Making the News

St. Louis Post-Dispatch

Originally Published:Tuesday, December 18, 2007

But considering the increasing competitiveness of the St. Louis market, it may not have been a coincidence, said Joseph Weinert, senior vice president of gambling industry consulting firm Spectrum Gaming Group.



"I'll tell you Harrah's is not shy about pumping capital into its casinos," Weinert said. "I would imagine Harrah's is saying, 'Hey, don't forget about us.'"

Pinnacle casino set to open

By Tim Barker
St. Louis Post-Dispatch

Call it the Dean Mason tug-of-war. It starts Wednesday night when the Lumière Place casino opens in downtown St. Louis.

The Effingham resident is what you might call the cream of the crop among casino customers in a market that generated nearly $1 billion in revenue last year. He and his wife are avid gamblers, spending as many as five days a month at St. Louis-area casinos. They wager enough to routinely qualify for free hotel rooms and other niceties at both the Casino Queen in East St. Louis and Harrah's in Maryland Heights.

They're eager to see Pinnacle Entertainment's $507 million casino up close. But they're not ready for a long-term commitment just yet. Not when they consider the relationship they've already built with Harrah's and the Queen.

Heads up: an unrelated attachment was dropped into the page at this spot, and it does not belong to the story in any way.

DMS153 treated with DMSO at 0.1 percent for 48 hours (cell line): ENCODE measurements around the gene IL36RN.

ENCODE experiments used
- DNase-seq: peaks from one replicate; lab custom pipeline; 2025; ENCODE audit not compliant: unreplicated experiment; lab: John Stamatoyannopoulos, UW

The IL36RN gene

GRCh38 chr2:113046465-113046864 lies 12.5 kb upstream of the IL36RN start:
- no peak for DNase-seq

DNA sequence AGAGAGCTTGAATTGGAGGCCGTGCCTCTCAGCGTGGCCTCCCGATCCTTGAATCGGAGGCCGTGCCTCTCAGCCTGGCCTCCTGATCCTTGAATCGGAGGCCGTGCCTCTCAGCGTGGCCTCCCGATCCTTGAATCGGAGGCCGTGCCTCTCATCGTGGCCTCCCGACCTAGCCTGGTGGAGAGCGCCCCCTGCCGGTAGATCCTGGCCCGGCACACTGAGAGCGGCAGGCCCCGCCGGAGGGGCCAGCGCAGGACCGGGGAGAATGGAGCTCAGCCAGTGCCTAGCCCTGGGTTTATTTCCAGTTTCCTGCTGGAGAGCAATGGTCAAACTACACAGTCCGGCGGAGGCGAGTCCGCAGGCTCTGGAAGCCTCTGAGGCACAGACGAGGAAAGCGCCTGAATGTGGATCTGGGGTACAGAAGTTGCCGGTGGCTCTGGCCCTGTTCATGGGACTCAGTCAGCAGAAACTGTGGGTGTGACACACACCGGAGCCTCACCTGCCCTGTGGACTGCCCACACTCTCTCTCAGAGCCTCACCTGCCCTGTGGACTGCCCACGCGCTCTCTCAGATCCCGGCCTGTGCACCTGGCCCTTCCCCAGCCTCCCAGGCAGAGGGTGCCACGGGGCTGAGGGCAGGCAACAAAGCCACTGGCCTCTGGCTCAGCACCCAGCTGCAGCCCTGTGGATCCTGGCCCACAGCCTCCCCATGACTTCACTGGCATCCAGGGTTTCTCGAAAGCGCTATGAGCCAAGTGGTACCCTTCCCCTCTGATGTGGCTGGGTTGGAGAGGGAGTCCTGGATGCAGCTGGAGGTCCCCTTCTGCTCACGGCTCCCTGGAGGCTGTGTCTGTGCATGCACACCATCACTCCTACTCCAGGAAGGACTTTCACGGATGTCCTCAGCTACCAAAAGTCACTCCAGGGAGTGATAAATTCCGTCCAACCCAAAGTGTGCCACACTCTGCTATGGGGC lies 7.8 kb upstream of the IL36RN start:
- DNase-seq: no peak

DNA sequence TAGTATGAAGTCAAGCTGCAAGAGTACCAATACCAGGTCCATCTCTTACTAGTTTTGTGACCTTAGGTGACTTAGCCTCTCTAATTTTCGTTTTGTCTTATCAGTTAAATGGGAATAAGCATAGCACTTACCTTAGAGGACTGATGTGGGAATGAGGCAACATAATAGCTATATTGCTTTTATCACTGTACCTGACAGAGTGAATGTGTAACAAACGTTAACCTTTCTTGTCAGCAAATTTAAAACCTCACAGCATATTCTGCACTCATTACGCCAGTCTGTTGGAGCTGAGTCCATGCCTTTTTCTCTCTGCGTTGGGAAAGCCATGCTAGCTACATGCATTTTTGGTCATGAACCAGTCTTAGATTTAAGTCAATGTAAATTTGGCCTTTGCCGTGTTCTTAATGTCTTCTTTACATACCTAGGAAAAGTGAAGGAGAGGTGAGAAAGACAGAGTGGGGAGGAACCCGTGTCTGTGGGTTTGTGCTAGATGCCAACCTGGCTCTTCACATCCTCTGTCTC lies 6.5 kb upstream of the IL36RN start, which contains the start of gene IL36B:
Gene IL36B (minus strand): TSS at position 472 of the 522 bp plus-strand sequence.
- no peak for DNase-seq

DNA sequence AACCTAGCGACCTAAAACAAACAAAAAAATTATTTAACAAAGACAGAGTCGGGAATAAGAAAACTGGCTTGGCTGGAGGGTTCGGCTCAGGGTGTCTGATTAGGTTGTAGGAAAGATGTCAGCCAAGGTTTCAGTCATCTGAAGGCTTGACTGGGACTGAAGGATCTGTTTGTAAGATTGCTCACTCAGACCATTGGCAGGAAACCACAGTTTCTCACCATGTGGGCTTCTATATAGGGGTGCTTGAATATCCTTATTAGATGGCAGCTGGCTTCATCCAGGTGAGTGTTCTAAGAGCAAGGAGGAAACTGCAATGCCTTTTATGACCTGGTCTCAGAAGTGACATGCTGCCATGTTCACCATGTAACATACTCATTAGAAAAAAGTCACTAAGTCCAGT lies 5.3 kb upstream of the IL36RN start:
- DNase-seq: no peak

"If we spent enough there to get good treatment, we'd have to pull away from one of those other two," Mason said. "I guess in our first three to four visits, we'll have to make that decision."

And so it goes every time a casino enters a market. Droves of casino patrons will flock to the new property to see what it has to offer and whether it's worth returning to.

The same thing happened in August when the Casino Queen debuted its $92 million boat-in-a-moat casino, replacing the company's old riverboat on the Mississippi River.

That month, the Queen's attendance soared more than 50 percent over August 2006 — gaining more than 100,000 new customers. It raked in nearly 30 percent more in gambling revenue. By November, that attendance gain had slipped to 30 percent, while revenue was up 26 percent.

"I would expect they'll go through the same thing," said Tom Monaghan, general manager of the Queen, which sits just across the river from Lumière. "January will be huge for them."